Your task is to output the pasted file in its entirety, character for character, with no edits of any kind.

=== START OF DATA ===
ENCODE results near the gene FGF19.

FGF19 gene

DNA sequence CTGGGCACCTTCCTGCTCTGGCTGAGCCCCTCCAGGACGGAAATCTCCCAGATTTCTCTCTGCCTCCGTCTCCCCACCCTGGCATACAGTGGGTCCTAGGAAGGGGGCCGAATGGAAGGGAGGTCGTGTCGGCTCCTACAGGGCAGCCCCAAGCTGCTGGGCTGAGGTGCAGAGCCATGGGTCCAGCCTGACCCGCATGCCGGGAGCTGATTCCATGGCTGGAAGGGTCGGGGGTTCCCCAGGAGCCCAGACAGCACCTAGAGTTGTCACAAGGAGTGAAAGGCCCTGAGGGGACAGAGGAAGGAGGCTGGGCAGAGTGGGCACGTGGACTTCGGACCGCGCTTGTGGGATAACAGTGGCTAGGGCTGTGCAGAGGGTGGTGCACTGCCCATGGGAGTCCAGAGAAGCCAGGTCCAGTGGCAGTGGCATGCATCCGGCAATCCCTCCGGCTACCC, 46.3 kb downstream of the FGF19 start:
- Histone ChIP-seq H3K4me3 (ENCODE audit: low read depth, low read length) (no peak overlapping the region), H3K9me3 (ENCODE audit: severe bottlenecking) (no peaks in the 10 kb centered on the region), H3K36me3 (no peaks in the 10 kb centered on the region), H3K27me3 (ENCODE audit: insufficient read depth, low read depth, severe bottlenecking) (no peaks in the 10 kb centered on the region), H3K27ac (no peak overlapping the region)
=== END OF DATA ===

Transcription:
ENCODE results near the gene FGF19.

FGF19 gene

DNA sequence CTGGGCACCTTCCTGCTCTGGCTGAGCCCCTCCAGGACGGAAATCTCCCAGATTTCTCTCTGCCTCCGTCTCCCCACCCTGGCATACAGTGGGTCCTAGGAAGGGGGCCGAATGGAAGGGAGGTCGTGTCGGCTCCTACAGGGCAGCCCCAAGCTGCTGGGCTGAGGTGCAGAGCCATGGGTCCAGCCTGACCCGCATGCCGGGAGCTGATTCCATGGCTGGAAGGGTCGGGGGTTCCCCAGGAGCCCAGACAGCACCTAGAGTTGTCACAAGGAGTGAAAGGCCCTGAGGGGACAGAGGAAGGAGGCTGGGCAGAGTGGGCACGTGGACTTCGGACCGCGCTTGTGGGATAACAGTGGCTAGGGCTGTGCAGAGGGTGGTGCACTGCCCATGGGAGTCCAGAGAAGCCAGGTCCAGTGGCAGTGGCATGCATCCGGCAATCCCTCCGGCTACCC, 46.3 kb downstream of the FGF19 start:
- Histone ChIP-seq H3K4me3 (ENCODE audit: low read depth, low read length) (no peak overlapping the region), H3K9me3 (ENCODE audit: severe bottlenecking) (no peaks in the 10 kb centered on the region), H3K36me3 (no peaks in the 10 kb centered on the region), H3K27me3 (ENCODE audit: insufficient read depth, low read depth, severe bottlenecking) (no peaks in the 10 kb centered on the region), H3K27ac (no peak overlapping the region)